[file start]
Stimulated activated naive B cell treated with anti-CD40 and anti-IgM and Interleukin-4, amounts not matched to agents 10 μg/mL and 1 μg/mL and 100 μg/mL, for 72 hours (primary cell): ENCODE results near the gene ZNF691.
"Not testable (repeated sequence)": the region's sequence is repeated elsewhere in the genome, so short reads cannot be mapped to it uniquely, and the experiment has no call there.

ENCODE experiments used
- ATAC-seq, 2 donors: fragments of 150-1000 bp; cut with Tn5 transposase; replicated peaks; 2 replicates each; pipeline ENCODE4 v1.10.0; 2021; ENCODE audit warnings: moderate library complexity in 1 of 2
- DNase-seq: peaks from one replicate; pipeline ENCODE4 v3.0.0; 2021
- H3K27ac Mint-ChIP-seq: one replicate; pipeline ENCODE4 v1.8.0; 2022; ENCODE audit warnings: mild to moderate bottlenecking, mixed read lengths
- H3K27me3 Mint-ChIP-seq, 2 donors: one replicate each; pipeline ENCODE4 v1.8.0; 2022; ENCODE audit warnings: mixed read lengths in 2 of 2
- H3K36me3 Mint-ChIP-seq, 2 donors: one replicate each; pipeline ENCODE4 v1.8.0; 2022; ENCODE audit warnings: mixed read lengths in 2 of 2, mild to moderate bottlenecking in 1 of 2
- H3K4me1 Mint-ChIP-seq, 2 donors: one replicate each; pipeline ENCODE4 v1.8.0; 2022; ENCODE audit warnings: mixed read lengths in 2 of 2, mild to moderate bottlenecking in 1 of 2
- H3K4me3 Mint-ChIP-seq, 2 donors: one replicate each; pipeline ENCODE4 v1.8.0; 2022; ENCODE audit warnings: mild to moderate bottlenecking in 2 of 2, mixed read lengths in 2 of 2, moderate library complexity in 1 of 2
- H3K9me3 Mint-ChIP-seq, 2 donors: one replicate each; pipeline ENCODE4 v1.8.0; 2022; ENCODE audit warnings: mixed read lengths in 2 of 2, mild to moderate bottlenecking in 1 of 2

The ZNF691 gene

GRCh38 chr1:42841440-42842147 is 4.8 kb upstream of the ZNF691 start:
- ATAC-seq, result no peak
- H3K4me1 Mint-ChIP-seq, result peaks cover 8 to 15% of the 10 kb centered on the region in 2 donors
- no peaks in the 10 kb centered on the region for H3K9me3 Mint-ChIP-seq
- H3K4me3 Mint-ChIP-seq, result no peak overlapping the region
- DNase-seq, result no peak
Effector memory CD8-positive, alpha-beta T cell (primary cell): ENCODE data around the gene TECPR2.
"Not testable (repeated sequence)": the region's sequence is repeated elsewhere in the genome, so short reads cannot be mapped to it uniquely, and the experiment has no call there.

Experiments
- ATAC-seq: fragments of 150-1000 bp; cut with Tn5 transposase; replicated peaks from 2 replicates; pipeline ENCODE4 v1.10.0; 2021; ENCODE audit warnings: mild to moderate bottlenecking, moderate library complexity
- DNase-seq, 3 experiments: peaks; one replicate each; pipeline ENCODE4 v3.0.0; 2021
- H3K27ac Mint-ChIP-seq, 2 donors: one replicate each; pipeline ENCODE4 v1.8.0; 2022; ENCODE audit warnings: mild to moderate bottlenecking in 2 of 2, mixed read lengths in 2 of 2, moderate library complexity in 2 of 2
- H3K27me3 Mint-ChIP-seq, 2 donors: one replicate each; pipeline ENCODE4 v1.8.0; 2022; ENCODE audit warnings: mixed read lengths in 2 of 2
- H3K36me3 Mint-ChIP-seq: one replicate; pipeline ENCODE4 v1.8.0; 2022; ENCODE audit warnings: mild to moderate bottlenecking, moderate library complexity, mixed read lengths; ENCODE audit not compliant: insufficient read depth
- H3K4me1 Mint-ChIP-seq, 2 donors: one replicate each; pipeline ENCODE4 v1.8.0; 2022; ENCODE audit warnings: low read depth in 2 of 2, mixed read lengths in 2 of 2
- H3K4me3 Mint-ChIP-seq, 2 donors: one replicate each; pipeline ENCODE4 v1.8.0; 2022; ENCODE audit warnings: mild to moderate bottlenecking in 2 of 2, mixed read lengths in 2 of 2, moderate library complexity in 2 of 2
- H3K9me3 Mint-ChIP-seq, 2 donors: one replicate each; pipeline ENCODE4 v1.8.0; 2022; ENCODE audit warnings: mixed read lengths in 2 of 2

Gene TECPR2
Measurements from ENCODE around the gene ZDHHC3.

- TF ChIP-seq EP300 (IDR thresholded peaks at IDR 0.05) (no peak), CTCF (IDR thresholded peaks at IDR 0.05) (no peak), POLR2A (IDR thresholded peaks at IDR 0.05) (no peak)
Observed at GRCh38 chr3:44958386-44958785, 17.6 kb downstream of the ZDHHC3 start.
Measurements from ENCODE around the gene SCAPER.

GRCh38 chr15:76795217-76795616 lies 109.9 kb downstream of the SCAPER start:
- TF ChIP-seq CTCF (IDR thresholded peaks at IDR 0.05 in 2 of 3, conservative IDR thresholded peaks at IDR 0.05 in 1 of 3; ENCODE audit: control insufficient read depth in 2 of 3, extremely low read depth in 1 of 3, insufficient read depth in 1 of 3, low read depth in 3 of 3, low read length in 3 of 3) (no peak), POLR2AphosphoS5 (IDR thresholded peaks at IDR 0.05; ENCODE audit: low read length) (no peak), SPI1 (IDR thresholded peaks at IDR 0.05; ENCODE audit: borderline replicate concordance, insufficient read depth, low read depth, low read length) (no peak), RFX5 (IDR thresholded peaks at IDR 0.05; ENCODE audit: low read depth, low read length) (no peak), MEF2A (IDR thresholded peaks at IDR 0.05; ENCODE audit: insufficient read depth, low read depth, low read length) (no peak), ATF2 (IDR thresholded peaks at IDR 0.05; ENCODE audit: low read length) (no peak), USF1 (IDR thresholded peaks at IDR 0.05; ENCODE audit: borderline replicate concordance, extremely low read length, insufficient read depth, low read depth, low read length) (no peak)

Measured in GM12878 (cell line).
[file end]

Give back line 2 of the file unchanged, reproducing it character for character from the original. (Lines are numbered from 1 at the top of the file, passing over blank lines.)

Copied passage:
"Not testable (repeated sequence)": the region's sequence is repeated elsewhere in the genome, so short reads cannot be mapped to it uniquely, and the experiment has no call there.